Newspaper headlines: Kylie's Glasto tears and Tory race cash pledges
The spending promises of the candidates for prime minister dominate the front page headlines.
"Johnson to boost pay for public sector staff" is the headline in the Times.
For the i, it's "Hunt unveils relief fund for no-deal Brexit".
The Guardian reports business groups have expressed anger after Jeremy Hunt said he would willingly tell people whose companies went bust after a no-deal Brexit their sacrifice had been necessary.
The paper says Mr Hunt's shift towards the harder language associated with Boris Johnson has alarmed some fellow Conservatives.
The Mail turns its attention to Labour, saying the party has been accused of plotting a raid on the middle classes with its plan to replace inheritance tax with a "lifetime gifts tax".
The paper says it would mean children paying income tax on any parental handouts above £125,000 made at any time in cash or property.
It says Labour has described the plan as wealth redistribution, but in truth, this is simply state-sponsored robbery.
The Financial Times leads on Donald Trump's visit to North Korea following what it calls the president's unorthodox invitation to Kim Jong-un over Twitter.
The paper says the meeting capped off a weekend of dramatic diplomacy in Asia that resurrected trade talks with Beijing and nuclear negotiations with Pyongyang.
Buzzfeed News says Mr Trump and Mr Kim seem to see flattery as their best hope for reaching a deal on denuclearisation, even as diplomats have struggled to find common ground on actual substance.
For its lead, the Mirror reports the former prime minister, Gordon Brown, has written to Theresa May to urge her to step in to ensure all over-75s keep their free TV licences.
In an article for the paper, Mr Brown says he is asking her to prevent a scandal and honour a Conservative election promise.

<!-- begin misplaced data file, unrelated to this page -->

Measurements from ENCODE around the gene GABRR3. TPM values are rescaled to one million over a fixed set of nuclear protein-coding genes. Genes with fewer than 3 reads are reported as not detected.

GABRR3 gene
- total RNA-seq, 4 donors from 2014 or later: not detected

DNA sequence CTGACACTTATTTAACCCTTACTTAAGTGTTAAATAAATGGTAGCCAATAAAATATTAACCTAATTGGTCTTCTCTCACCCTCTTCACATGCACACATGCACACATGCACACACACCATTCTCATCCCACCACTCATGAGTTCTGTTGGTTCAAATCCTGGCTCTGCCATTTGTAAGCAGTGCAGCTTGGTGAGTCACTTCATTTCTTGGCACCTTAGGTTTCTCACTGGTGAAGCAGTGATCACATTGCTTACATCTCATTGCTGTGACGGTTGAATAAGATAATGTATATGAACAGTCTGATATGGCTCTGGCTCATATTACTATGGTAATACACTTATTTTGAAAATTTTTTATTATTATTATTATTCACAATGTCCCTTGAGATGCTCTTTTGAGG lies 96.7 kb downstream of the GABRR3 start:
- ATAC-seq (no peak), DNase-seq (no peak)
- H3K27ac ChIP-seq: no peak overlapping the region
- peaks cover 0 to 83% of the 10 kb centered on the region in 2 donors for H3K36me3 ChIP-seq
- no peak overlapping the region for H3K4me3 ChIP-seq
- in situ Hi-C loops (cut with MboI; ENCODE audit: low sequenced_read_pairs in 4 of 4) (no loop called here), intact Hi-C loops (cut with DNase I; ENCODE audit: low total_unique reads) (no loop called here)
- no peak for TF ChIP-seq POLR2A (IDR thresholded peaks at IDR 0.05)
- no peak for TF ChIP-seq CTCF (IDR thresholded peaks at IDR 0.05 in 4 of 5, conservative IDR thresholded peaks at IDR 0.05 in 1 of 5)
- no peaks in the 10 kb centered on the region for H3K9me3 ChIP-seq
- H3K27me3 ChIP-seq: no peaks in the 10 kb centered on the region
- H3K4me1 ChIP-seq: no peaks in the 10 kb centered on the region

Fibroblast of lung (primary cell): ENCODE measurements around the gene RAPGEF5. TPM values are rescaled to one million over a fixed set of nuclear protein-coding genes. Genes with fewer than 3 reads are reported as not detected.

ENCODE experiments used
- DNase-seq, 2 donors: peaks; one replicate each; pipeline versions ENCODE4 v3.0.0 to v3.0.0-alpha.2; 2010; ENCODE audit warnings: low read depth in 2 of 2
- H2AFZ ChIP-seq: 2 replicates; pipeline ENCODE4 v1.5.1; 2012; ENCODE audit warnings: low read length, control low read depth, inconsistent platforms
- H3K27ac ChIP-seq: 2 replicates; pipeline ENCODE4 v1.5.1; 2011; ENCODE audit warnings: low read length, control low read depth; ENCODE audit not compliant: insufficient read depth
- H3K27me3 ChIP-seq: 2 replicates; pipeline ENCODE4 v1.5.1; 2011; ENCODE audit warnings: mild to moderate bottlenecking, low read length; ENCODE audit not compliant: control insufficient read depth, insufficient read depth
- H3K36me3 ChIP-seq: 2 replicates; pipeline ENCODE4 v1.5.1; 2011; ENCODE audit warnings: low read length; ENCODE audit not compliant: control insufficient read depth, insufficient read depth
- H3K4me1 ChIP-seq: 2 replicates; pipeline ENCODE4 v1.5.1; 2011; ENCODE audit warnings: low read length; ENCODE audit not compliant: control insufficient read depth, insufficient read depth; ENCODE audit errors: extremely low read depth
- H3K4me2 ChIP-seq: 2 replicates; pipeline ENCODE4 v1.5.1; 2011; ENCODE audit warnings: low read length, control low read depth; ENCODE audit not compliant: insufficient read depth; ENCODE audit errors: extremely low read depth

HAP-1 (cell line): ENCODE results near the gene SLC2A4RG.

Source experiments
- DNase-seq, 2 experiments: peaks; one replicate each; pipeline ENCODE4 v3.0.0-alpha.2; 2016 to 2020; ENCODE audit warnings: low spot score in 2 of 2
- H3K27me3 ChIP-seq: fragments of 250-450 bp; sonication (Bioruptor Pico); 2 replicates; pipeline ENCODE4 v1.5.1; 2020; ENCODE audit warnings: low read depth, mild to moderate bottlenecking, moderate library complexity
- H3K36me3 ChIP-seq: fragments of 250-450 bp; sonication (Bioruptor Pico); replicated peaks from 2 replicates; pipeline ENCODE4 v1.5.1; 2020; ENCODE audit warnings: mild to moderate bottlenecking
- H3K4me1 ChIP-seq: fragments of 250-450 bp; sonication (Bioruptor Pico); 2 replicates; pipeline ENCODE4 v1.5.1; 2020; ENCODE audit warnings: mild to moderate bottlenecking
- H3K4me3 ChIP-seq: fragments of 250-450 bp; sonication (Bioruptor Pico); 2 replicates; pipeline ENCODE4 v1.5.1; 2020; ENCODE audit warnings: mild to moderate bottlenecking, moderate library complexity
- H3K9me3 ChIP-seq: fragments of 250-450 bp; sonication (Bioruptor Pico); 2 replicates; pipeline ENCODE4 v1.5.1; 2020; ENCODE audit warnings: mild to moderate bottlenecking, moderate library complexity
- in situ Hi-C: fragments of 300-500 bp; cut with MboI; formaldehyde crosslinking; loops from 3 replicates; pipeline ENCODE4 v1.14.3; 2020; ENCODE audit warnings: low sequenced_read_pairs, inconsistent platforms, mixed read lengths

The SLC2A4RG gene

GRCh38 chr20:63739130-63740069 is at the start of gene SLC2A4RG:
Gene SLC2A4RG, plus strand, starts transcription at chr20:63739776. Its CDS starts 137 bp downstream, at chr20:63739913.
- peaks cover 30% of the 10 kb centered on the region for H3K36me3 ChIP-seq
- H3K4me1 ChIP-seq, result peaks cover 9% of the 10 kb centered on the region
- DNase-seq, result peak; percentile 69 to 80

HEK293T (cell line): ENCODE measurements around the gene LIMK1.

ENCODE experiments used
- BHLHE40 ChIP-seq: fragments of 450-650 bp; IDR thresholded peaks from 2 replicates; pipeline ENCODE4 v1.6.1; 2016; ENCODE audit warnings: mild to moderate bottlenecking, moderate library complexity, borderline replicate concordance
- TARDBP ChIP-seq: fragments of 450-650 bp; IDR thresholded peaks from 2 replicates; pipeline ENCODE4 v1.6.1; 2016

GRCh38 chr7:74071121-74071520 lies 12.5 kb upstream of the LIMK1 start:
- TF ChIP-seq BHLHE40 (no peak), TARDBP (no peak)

He compares the loss of the TV licences to one of her "burning injustices" and says she can deal with it before she leaves office.
The Duke and Duchess of Sussex come in for heavy criticism for their decision to keep private the christening ceremony for their son, Archie, at Windsor Castle next Saturday.
In the Sun's view, Prince Harry and Meghan want to have it both ways - spending £2.4m of public money on doing up their new home while breaking with years of precedent by allowing the seventh in line to the throne to be christened behind closed doors.
The Daily Mirror says couples are ordinarily entitled to do what they wish, but that this is no ordinary couple.
Meanwhile, the Huffington Post UK website says Sir David Attenborough's surprise appearance at Glastonbury shocked and delighted the crowds.
The Daily Mail says he was cheered for hailing the festival as being plastic-free, but too many of the 200,000 fans who applauded him were guilty of hypocrisy.
It complains the ground was littered with "obscene" amounts of empty plastic bottles, cups and food wrappers.
Let's hope, the paper says, that people at other events throughout the long, hot summer are more thoughtful about the environment.